AJFF Recommends: What to Watch, Films About Sports


In the mood for, in some of these featured picks, a literal home run? Sports provide the backdrop for this mix of documentaries. Film titles are linked with information on where to watch.

Forever Pure
A secretive deal to transfer Muslim players to an Israeli soccer team triggers a crisis of politics, money and race in this timely and cautionary tale of nationalism and demagoguery. The Beitar Jerusalem Football Club is the only professional soccer team in Israel to have never signed an Arab player, a source of pride for the core fan base, as well as right-wing politicians who seek to exploit racial purity sentiments. The team is thrown into disarray midway through a successful 2012-13 season, when Russian billionaire-owner Arcadi Gaydamak strikes a deal to recruit two Muslim players from Chechnya. What follows is a national scandal, as hate-filled fans erupt in anger and vitriol, and the bewildered Chechnyan players are targeted for a torrent of abuse. When the team captain attempts to bridge the divide, he pays dearly for it. In holding a mirror to Israeli society, this documentary reveals an ugly and unsettling reality at the intersection of tribalism and sports. Featured in the 2017 AJFF.

The life of the record-setting Jewish sprinter and sports broadcasting trailblazer is memorialized in this buoyant biography. Nicknamed the “Flatbush Flash,” Depression-era Bronx native Marty Glickman was chosen as a member of the U.S. track and field team alongside Jesse Owens for the 1936 Berlin Olympics, but was dropped at the last minute to appease Hitler. He returned home to a stellar college football career before becoming a radio announcer for the New York Knicks, Giants and Jets. He capped his legendary career by helping found HBO Sports. Director James L. Freedman movingly captures the inspirational 50-year career of this athlete, broadcaster and passionate advocate of sports as a means of transcending divisions created by race, class and religion. Featured in the 2013 AJFF.

Heading Home: The Tale of Team Israel
A stirring story of sports, patriotism and personal growth, this documentary, featured during the 2019 AJFF, charts the underdog journey of Israel’s national baseball team competing for the first time in the World Baseball Classic. After years of defeat, Team Israel finally ranks among the world’s best in 2017, eligible to play in the prestigious international tournament. Their line-up included several Jewish American Major League players—Ike Davis, Josh Zeid and ex-Braves catcher Ryan Lavarnway—most with a tenuous relationship to Judaism, and never having set foot in Israel. Their odyssey takes them from Tel Aviv and Jerusalem where they are greeted as heroes, to Seoul where they must debunk their has-been, wannabe reputations. As their “Mensch on a Bench” mascot tags along, the team does much soul-searching, discovering the pride of representing Israel on the world stage.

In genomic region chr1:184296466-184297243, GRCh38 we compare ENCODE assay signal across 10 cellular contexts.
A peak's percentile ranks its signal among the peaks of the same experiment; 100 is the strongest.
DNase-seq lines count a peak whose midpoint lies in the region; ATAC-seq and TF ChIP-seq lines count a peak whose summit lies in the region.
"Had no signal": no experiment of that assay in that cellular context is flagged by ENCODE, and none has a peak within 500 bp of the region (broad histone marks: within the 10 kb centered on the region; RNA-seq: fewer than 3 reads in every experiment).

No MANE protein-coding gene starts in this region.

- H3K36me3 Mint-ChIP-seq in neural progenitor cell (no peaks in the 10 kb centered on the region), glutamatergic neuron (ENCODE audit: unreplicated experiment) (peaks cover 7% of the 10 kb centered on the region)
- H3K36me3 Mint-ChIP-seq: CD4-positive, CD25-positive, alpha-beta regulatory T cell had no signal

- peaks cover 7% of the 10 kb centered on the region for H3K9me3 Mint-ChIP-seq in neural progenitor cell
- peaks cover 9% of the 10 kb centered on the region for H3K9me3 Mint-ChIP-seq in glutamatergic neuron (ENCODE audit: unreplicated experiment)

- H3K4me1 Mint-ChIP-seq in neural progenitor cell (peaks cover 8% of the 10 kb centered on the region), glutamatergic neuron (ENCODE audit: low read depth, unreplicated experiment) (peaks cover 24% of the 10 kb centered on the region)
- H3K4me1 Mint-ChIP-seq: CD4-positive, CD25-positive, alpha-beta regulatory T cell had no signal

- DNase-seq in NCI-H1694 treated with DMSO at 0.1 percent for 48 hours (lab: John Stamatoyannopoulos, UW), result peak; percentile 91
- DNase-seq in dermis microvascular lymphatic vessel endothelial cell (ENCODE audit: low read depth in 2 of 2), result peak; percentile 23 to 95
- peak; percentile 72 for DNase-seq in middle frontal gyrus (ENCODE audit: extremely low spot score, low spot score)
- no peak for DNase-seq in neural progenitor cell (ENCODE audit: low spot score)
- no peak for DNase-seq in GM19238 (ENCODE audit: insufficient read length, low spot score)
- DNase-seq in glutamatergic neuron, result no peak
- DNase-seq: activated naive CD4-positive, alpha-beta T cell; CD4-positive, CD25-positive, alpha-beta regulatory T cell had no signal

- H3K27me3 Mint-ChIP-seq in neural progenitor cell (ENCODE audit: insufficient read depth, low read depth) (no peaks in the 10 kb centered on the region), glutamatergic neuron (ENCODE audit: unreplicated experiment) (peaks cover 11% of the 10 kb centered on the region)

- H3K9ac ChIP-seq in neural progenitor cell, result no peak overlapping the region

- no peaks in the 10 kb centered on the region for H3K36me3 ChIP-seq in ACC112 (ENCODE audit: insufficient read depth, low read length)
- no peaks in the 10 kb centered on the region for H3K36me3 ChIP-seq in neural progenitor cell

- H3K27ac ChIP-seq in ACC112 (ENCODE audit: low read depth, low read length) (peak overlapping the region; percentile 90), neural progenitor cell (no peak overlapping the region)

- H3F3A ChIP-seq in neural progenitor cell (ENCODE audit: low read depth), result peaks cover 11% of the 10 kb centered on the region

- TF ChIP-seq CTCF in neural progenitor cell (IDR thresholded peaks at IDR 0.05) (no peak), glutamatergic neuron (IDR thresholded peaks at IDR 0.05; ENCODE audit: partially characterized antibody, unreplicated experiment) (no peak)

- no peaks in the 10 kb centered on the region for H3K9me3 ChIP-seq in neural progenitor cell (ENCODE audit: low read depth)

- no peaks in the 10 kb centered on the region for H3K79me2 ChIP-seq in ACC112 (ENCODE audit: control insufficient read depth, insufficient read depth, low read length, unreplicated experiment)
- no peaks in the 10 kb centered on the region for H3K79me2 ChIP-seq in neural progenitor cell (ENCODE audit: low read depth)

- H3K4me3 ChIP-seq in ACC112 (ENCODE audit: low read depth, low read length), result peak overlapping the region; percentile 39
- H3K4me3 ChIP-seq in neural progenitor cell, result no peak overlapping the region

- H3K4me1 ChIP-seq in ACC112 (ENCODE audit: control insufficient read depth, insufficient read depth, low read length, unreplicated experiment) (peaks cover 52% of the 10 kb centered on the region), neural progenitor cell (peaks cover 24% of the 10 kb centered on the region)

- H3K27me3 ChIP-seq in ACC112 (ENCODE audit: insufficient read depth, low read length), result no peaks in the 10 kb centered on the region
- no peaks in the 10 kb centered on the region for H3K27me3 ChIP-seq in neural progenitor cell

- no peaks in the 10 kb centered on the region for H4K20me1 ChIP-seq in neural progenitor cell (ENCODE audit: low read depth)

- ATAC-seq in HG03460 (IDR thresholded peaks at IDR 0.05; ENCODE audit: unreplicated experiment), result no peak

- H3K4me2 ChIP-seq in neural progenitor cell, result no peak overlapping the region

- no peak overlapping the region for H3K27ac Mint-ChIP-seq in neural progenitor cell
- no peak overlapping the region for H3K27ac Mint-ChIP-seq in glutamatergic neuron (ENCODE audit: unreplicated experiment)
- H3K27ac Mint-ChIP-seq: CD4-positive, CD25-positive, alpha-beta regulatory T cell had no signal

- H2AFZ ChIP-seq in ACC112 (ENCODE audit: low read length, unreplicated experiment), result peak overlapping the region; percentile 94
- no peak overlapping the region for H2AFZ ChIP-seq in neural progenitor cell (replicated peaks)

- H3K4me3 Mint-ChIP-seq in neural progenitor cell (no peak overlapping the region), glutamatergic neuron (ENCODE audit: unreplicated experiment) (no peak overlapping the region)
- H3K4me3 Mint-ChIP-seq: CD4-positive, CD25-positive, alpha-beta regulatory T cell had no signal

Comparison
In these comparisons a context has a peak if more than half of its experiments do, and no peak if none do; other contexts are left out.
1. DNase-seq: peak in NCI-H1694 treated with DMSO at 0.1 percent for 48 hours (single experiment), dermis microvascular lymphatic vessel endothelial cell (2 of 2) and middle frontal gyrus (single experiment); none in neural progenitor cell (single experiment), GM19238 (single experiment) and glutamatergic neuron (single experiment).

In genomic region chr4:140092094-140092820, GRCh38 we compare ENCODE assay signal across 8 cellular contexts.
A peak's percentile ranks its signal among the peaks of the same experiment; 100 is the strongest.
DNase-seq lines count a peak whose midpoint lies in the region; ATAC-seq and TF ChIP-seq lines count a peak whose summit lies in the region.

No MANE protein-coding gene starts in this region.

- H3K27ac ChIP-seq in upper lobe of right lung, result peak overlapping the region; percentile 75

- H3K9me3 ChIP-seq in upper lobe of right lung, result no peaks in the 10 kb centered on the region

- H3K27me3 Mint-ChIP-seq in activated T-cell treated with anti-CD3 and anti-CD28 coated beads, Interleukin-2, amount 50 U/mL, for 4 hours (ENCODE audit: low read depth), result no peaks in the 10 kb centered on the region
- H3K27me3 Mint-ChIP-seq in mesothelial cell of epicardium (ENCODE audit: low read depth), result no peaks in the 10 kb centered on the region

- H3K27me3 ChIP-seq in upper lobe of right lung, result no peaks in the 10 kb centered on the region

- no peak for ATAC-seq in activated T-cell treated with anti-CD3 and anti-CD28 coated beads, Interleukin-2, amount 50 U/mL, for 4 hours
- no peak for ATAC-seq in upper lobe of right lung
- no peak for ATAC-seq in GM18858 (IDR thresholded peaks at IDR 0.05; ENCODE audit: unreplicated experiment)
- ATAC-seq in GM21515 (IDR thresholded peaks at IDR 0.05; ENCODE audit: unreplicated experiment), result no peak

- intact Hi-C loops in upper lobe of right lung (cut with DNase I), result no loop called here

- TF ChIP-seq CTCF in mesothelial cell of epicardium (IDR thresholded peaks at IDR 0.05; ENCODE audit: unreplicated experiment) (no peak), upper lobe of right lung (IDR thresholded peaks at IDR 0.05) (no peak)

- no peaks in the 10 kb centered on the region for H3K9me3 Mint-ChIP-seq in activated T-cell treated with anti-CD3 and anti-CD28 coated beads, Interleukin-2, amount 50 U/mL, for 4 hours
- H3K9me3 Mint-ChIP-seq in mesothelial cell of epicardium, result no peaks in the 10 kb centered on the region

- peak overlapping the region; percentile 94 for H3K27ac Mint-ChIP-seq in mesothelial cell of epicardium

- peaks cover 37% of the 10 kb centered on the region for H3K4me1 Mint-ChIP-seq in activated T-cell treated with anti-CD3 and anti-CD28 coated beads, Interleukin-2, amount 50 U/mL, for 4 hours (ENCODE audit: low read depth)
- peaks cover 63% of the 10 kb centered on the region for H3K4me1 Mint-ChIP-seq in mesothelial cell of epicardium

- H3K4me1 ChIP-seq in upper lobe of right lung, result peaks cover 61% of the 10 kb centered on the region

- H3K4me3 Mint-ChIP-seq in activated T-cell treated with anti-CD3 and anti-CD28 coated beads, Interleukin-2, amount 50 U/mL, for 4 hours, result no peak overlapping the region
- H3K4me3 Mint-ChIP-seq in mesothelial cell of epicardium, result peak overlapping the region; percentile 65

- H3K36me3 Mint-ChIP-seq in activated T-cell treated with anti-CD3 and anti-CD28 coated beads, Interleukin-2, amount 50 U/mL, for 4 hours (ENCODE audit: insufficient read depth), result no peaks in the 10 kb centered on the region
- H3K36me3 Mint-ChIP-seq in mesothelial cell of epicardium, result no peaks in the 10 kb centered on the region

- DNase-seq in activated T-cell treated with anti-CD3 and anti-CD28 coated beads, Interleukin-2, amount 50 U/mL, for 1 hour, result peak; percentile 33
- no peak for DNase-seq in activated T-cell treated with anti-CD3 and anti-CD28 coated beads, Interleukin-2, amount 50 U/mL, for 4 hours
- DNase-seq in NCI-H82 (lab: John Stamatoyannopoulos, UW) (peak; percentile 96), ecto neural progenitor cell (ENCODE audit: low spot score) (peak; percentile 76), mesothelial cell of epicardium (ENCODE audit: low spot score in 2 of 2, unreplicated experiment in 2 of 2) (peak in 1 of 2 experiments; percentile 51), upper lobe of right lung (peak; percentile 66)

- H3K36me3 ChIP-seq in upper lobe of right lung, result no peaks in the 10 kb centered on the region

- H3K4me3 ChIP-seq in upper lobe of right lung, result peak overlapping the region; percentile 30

Jews and Baseball: An American Love Story
A rousing homage to the national pastime sure to delight fans and non-fans alike, this documentary, featured in the 2011 AJFF, charts the historic and cultural contributions of the greatest Jewish major leaguers ever to step onto the field. Transcending sports, director Peter Miller takes a broad view of baseball's transformational role in Jewish assimilation, overcoming bigotry, and Black-Jewish solidarity during the Civil Rights movement. Spotlighting mythic Hall of Famers Sandy Koufax and Hank Greenberg, the film also profiles legends Andy Cohen, Al Rosen, Yogi Berra, Norm Sherry, Bob Feller, and Atlanta's own Ron Blomberg, as well as modern All-Stars Shawn Green and Kevin Youkilis. A treasure trove of photos and game footage are elevated by musical cues ranging from Benny Goodman to Yo-Yo Ma. Warmly narrated by Dustin Hoffman, this rigorously researched script by Pulitzer Prize-winning sportswriter Ira Berkow is a celebration of pride and passion for all ages and faiths.

Olympic Pride, American Prejudice
This documentary, featured in the 2017 AJFF, examines the complex racial politics of the 1936 Summer Games in Nazi Germany as experienced by the trailblazing but largely forgotten athletes most impacted. Facing its own socioeconomic unrest at home due to the Great Depression and segregationist laws, the U.S. was torn between boycotting and competing in Hitler's Olympics. As Nazi policies persecuting minorities and promoting Aryan superiority intensified, a national debate erupted over sending 18 African-American athletes and their Jewish counterparts to Berlin. Most ironic and surprising, is not the actions of Germans, but the implicit bias of U.S. Olympic officials in the dispute, and the discrimination that awaited back athletes upon their return. The victorious American team, however, emerges as a symbol of the racial equality the Nazis loathed, paving the way for the Civil Rights movement to come.

On the Map
An unforgettable upset victory by the Maccabi Tel Aviv basketball team against a Cold War adversary is exhilaratingly recounted in this documenary featured at the 2017 AJFF. Demoralized by the Yom Kippur War, the Munich massacre, and its sagging economy, Israel was hungry for a collective triumph as it pursued the 1977 European Championship Tournament. Facing impossible odds, the underdog Maccabi Tel Aviv team, comprised of Israeli players and NBA also-rans, is matched up against the powerhouse Soviets in the semifinals. In a David-and-Goliath battle, the Israelis topple the four-time defending Soviet champs, and in doing so, rally a nation. The so-called "Miracle on Hardwood" is thrillingly related by team captain and Israeli basketball hero Tal Brody, NBA great Bill Walton, former NBA Commissioner David Stern, and former Israeli Ambassador Michael Oren, along with other observers from the sports and political worlds.